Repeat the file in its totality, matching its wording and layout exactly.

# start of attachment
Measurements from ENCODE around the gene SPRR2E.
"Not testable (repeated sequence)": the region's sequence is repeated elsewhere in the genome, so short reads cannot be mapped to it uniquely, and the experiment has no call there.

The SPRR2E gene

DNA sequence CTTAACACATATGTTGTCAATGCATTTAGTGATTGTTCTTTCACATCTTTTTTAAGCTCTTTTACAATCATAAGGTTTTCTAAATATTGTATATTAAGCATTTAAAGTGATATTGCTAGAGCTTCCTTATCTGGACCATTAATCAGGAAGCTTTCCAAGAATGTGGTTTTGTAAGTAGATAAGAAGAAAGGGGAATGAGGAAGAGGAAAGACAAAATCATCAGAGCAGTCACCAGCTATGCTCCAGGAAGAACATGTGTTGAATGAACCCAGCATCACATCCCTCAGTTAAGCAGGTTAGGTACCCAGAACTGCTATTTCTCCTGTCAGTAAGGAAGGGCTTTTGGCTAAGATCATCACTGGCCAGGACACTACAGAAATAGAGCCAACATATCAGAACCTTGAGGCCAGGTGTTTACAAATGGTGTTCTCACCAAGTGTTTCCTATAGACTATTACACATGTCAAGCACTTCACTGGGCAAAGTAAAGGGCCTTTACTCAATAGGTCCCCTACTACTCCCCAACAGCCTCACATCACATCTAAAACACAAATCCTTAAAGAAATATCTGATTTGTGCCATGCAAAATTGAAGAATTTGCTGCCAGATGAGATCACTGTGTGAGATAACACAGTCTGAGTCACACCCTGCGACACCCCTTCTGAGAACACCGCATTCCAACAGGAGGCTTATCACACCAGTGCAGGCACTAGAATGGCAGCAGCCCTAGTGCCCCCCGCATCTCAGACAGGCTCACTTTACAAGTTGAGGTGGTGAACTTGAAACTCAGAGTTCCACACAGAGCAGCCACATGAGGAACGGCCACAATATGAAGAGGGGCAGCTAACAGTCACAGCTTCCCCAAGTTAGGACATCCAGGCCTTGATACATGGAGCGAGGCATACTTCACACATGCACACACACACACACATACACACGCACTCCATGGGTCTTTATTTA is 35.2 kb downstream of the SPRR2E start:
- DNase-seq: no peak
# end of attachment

Measurements from ENCODE around the gene SPRR2E.
"Not testable (repeated sequence)": the region's sequence is repeated elsewhere in the genome, so short reads cannot be mapped to it uniquely, and the experiment has no call there.

The SPRR2E gene

DNA sequence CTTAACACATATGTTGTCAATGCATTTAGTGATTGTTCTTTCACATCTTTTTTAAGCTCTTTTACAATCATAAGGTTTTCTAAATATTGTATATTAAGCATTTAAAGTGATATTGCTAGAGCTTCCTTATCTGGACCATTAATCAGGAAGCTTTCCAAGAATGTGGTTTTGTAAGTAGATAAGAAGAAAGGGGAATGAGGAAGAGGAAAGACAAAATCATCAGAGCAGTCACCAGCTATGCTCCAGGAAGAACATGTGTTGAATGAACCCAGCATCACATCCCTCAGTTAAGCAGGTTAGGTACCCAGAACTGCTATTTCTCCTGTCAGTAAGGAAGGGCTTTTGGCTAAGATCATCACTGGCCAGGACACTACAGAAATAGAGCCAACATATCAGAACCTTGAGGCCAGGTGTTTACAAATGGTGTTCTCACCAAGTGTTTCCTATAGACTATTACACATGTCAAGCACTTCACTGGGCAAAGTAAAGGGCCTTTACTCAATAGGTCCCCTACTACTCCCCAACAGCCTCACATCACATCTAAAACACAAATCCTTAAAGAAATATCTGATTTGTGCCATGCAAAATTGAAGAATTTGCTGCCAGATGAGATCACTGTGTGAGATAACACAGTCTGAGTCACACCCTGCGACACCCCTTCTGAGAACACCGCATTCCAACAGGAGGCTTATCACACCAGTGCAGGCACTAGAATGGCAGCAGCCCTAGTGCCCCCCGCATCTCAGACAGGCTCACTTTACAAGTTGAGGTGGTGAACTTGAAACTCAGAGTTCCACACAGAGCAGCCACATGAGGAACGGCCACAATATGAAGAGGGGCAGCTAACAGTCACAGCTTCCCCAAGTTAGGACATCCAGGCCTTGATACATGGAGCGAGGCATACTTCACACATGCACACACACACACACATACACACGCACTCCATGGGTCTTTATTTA is 35.2 kb downstream of the SPRR2E start:
- DNase-seq: no peak